Tim McDonnell

Tim McDonnell

Climate Desk Associate Producer

Tim McDonnell joined the Climate Desk after stints at Mother Jones and Sierra magazine, where he nurtured his interest in environmental journalism. Originally from Tucson, Tim loves tortillas and epic walks.

Get my RSS |

Advertise on MotherJones.com

These Maps Show How Many Brutally Hot Days You Will Suffer When You're Old

| Tue Jun. 24, 2014 12:14 PM EDT
Risky Business

One of the main difficulties in getting people to care about climate change is that it can be hard to notice on a daily basis. But the prospect of sweating profusely through your golden years? That's more arresting.

If you're aged 4 to 33 right now, the map above shows you how many very hot days—those with temperatures over 95 degrees Fahrenheit—you're likely to experience by the time you're elderly. It comes from a new report by the economics research firm Rhodium Group, which was commissioned by former New York City Mayor Michael Bloomberg; Henry Paulson, the Republican Treasury secretary under George W. Bush; and Tom Steyer, the billionaire Bay Area entrepreneur and environmentalist. 

How Much Cleaner Will Obama's Climate Rules Make Your State?

| Tue Jun. 3, 2014 2:15 PM EDT
Solar power can help Arizona make big mandated cuts to its carbon intensity.

Yesterday the Environmental Protection Agency rolled out the centerpiece of President Obama's climate strategy—a plan to limit carbon dioxide emissions from the nation's power plants. The main takeaway was that by 2030 the regulations will cut these emissions, the biggest single driver of global warming, by 30 percent compared to 2005 levels. But under the hood, things get a little more complex.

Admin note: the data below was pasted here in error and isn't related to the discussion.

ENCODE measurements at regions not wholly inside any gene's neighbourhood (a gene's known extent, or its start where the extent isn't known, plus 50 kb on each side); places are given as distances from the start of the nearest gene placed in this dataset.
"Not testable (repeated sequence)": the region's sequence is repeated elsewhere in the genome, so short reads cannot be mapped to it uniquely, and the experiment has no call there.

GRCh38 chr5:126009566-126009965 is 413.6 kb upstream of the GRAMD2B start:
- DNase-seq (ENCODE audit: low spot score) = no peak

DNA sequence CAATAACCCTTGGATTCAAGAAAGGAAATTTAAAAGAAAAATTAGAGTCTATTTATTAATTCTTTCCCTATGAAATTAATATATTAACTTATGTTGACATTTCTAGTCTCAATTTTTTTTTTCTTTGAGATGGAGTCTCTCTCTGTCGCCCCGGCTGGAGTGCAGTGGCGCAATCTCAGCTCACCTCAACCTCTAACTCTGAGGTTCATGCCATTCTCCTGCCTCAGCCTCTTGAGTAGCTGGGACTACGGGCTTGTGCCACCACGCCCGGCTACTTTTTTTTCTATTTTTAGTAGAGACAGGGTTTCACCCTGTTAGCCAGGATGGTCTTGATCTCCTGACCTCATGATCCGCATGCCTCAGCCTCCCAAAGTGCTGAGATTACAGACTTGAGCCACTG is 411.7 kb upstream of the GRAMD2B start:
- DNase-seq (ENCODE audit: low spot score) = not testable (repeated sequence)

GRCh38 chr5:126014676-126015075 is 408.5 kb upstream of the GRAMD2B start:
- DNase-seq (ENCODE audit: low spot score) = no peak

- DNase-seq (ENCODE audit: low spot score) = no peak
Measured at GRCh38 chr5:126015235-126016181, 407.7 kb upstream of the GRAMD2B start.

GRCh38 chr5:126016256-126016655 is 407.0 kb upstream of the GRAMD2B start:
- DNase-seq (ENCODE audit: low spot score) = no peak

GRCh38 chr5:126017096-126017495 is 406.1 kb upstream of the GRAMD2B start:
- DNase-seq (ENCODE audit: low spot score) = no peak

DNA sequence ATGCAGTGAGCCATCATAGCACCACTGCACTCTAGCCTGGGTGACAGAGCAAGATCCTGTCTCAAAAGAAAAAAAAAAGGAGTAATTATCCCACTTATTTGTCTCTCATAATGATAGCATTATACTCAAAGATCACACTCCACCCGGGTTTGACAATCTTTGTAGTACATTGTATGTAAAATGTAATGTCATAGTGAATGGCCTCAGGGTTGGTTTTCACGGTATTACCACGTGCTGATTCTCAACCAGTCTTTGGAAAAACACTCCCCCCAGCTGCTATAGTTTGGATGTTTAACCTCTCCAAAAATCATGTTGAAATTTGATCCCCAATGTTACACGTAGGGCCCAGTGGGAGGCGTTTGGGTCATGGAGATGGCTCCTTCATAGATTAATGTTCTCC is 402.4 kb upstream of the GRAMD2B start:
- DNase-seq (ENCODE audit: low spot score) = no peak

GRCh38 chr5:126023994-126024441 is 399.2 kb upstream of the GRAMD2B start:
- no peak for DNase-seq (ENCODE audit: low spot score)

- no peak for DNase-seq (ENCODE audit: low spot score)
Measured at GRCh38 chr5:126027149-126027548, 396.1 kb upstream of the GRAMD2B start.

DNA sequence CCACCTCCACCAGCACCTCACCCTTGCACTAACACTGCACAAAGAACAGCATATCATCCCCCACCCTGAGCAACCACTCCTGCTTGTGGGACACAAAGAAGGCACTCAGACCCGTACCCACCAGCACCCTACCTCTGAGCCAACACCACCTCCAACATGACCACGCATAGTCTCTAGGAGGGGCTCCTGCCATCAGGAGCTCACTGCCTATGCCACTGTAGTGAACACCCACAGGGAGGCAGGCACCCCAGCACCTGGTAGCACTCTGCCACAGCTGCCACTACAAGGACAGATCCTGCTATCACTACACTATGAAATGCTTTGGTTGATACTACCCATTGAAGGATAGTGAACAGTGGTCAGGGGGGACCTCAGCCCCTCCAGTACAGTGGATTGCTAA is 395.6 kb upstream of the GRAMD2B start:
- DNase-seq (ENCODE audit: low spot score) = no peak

Rather than a consistent national standard, the proposed rule sets a different standard for every state, based on the EPA's assessment of what each state can realistically achieve using existing technology at a reasonable cost. The goal applies to a state's carbon intensity, the measure of how much carbon pollution comes from each unit of electricity produced in that state, rather than total carbon emissions. States like Kentucky and West Virginia, for example, rely heavily on coal power and have a higher carbon intensity than states like California that are more energy-efficient and have more renewable energy. By 2030, each state will be required to meet a carbon intensity target lower than where it is today; how much lower, exactly, depends on what the EPA thinks the state can pull off.

States will have broad leeway to devise individual plans to meet their targets, which could include installing air-scrubbing technology on plants themselves, adopting more robust energy efficiency standards, or switching from coal to cleaner sources like natural gas or renewables.

Here's a ranking of which states will have to shrink their carbon footprint the most:

required cuts
Tim McDonnell
Fri Jan. 4, 2013 2:10 PM EST
Thu Nov. 29, 2012 7:08 AM EST
Wed Nov. 28, 2012 11:22 AM EST
Wed Nov. 14, 2012 7:03 AM EST
Tue Oct. 30, 2012 6:03 AM EDT
Thu Oct. 25, 2012 5:16 PM EDT
Wed Oct. 3, 2012 6:00 AM EDT
Wed Sep. 12, 2012 6:00 AM EDT
Tue Sep. 11, 2012 6:00 AM EDT
Fri Sep. 7, 2012 9:56 AM EDT
Mon Jul. 30, 2012 6:00 AM EDT
Mon Jul. 30, 2012 6:00 AM EDT
Tue Jul. 17, 2012 6:00 AM EDT
Thu May. 17, 2012 6:00 AM EDT
Fri May. 11, 2012 4:00 AM EDT
Mon May. 7, 2012 6:00 AM EDT
Mon Apr. 30, 2012 6:05 AM EDT
Thu Mar. 22, 2012 6:00 AM EDT
Mon Mar. 12, 2012 6:00 AM EDT